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Life as an Owner and CEO: Documenting Processes

Before I drill into your heads about the importance of documentation in your business and how it ties into being a CEO, let’s cover some key terms you will see throughout this post and others.

  • Process(es)- They are the step-by-step actions you take to achieve a goal
  • SOP- Standard Operating Procedures. In short, they are the documented way you run your business.
  • Accessible- the ability to be reached
  • Implement (by our terms)- When you’ve started a process, but it hasn’t been fully executed. Ex. You launched a course, but it isn’t a fully *executed* process until at least one customer goes through the journey
  • Execute (by our terms)- When you’ve seen a process all the way through and can retrieve measurements. Ex. You’ve launched a course AND had customers. You are now able to review the whole process and see if there’s room for improvement.

Now to this article.

Documenting our business processes is one of the important business tasks we need to do, but it’s also time-consuming and a bit boring. 

However, the earlier you start, the easier time you will have when it comes to hiring, selling, etc. When most of us started our business, we assumed the role of CEO in addition to being the Founder, Owner, etc.

As the CEO, you MUST know how to delegate. In order to do this, you need to know how your business functions.

It’s okay to not know every little detail about running a business. This is why you invest in learning material or other people that can guide you on your journey.

Your “baby” has to grow up at some point, so you need to prepare yourself early to let go.

How do you get started with documenting? It’s actually quite simple. A lot of us use vision boards/Goal Setting. Start there. 

If you don’t do this, I highly recommend you start because the business comes from YOUR vision.

Once you have the vision, work backward. What do you want to achieve for the year? Over the course of 6 months? 3 months? The current month? When you have this, it makes it a whole lot easier to plan out your processes.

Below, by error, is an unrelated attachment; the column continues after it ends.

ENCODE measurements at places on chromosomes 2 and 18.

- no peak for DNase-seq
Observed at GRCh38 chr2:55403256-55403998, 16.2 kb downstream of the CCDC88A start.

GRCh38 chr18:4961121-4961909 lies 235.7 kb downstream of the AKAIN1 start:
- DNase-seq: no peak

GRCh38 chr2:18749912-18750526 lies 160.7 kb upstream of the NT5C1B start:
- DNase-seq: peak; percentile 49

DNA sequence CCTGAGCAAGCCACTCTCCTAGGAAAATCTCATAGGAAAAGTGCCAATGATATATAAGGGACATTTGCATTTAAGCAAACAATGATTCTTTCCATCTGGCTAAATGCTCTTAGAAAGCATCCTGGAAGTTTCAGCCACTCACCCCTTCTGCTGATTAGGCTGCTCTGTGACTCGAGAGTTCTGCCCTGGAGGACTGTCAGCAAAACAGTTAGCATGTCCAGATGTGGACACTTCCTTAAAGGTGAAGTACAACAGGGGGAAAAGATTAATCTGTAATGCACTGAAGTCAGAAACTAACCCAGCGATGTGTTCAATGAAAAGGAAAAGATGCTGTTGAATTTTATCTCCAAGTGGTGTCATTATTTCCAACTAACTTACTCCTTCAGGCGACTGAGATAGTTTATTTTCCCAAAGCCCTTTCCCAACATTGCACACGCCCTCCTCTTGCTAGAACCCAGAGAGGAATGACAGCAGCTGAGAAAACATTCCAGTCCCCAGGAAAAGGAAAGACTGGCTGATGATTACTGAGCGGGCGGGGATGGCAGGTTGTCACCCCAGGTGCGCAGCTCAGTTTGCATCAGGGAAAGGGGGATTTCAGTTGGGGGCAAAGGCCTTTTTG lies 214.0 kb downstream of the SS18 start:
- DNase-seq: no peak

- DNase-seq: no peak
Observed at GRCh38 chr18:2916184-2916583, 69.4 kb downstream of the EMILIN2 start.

When you have the goals for the month, you can write out the processes. Want to make 10k this month? Which services will you need to push? How many people do you need? Where will you promote consistently this month?

Once you have the plan, you need to implement the process. Ex. “I’m going to promote on Facebook by posting 3 times a day for 5 days. One post about my offer, one about a relatable story, and the third is something random that isn’t necessarily about business but draws people to my personality.

Now that you’ve started mapping out the processes (and have it written down!), it’s time to execute!

It’s one thing to make a plan, it’s another to do the work. 

Once you’ve executed what you’ve implemented, then it’s time to make changes. When you hire people to do the work that you do, it comes from EXECUTED processes. It’s things that you have tested yourself, liked, and keep it going.

When you hire, it enhances the processes you have in place. So if you’ve been writing things down without executing, when someone else comes along to do it for you, it may not look like how you want because it’s not something you’ve tested personally.

On the other side of things, if you’ve hired a specialist to set up something for you, the same concept applies. You still need to have at least an idea of how you want things to flow.

They can build it out for you, but if you aren’t sure of what direction you are trying to go in, then it ends up being an expensive lesson.

To bring everything together, here’s what you need to do for documenting your business processes:

  • Write it out first. It can be on Microsoft, Google, One Drive, pen & paper, etc. Start drafting the processes
    • If it is on Pen & Paper, make sure to add it to a digital file down the line for easier accessibility.
    • Utilize our Map it Out workbooks on the Journey to Laziness website to get started on your documentation journey! 
  • Start with the current month you are in after writing out your goals/vision. What’s ONE thing you can do this month to bring you closer to your long-term goal? 
    • If you have the capacity, you can do up to 3. We don’t recommend doing more than this at a time.
  • Map out the processes for your goal and implement the necessary tools to help you along the way
    • What can be automated? Do you need to hire someone for a quick project?
  • Execute
  • If it’s something that is ongoing and will have the same process in place, make note of it and/or make a video if it requires visual steps 
    • Ex. How to navigate around your inbox. Where are your files kept for the particular tasks? Do you have tags that your future team member needs to be aware of?
  • When you do a video, use a tool like Loom so it already has captions and a transcript of the video. You can add the transcript to your documentation files.
    • You can add team members to your Loom account to view videos, but recommend software like Trainual or Project Management software to keep things organized.

Remember, that even though your business should run without you, you are still the visionary and it’s up to you to start early with preparing for the inevitable.

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